But is not only on a theoretical level that we must be concerned about what Rogoff tells us in this book. The statist mechanic is pushing for the first steps in a cashless society to be adopted now and he fills us in on new sophisticated methods of  even tracking cash as an interim step.

He is promoting his cash ban madness at global government monetary conferences. He writes:

I received feedback from colleagues at the Group of 30 meeting in June 2015 in Rio de Janireo, during an extensive discussion after a presentation I gave.

And he has a section in the book specifically aimed at cryptocurrencies:

At the end of the day, governments will not lightly tolerate financial transactions that protect the anonymity of criminals and terrorists…To the extent  that new approaches to financial tranactions are developed that evade government efforts, they will be met with a stiff hand.

And don’t think if you use cash, it won’t be completely untraceable in the future, even if magnetic strips are not present in the money. He reports:

Embedded chips (or magnetic strips) may prove unnecessary in any event, given the development of increasingly low-cost cash processors that can scan serial numbers at extremely high speeds. The technology already exists in the high-end currency-sorting machines that many banks and law enforcement agencies have access to…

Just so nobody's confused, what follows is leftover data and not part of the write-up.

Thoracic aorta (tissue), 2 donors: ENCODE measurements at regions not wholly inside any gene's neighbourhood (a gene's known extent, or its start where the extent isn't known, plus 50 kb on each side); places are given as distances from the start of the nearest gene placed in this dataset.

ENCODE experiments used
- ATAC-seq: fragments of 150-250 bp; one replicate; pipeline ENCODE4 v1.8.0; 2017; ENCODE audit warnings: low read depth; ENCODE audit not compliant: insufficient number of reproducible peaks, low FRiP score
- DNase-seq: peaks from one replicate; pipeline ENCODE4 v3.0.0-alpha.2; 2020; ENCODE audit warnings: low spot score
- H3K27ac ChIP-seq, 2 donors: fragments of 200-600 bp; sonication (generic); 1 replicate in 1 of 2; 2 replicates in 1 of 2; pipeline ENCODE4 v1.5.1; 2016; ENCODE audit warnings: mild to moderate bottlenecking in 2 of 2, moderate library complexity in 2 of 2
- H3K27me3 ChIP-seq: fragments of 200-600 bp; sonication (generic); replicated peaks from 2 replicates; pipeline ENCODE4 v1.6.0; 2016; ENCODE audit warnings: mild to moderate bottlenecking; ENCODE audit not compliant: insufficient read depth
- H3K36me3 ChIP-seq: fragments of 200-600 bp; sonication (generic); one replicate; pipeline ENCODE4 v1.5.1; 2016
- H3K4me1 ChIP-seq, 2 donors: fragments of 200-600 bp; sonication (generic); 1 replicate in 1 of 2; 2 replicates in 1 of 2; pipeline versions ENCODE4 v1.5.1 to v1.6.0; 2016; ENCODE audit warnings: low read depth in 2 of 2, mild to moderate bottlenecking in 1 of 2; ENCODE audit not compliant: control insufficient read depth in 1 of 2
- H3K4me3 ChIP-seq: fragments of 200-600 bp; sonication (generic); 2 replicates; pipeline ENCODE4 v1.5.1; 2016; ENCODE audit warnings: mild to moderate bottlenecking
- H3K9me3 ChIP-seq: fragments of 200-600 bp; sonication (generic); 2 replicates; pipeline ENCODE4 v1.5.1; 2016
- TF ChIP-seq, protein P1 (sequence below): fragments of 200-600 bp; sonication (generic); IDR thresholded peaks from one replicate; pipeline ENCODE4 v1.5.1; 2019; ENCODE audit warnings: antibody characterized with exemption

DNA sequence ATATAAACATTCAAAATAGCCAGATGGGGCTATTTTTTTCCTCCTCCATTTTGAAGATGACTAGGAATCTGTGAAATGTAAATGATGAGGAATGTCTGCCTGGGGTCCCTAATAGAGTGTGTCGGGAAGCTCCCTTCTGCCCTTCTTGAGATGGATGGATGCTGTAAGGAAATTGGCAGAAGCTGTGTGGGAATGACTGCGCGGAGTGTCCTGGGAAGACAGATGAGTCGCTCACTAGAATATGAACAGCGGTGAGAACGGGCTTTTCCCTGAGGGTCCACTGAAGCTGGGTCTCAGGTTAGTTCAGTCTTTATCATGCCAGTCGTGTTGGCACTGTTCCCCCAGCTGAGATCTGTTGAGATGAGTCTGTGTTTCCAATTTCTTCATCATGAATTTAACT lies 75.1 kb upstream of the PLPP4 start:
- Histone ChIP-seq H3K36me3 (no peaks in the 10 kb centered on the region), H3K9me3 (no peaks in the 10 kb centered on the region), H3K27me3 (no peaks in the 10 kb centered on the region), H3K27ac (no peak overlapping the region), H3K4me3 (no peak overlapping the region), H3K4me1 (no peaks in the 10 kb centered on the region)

The scanners work particularly well with high-polymer plaste currencies that don’t crinkle and bend as easily as paper. As costs fall sufficiently, serial number scanners can in principle be embedded in standard retail cash registers.

Bottom line: There are government technocrats out there plotting seriously on a short-term and longer-term basis how to better track us and control us and our money. Rogoff is one of them, if not the most significant current cash banning plotter.

This is a scary book in that it informs on the thinking and plotting that is going on. It is thorough, though, in recounting the theories of every lunatic that have ever advocated negative interest rates or the banning of cash.

If you need an encyclopedic summary of this lunacy, this is the book. If you are interested in learning the high-level changes in technology and cash that are in our future, this is the book.

Keep in mind, nothing will stop them, not even nuclear attack.

Rogoff writes that he once participated in a Federal Reserve mock nuclear attack drill. The peons he said were left behind as part of the drill but “helicopters were whisking away the Fed’s officials to deep caves in West Virginia…”

He said the “lowly peons were supposed to follow the instructions on the back of phone books, which I recall, said something along the lines of ‘hide under your desk and avert your eyes from flashes of bright lights.’”

The anti-cash attack needs to be stopped, that can only be done when a significant portion of the general public understands how dangerous the elitist anti-cash movement is. In an odd way, for the thinking person, Rogoff’s book paints the picture that should make it easier to understand the attack.

Reprinted with permission from San Francisco Review of Books.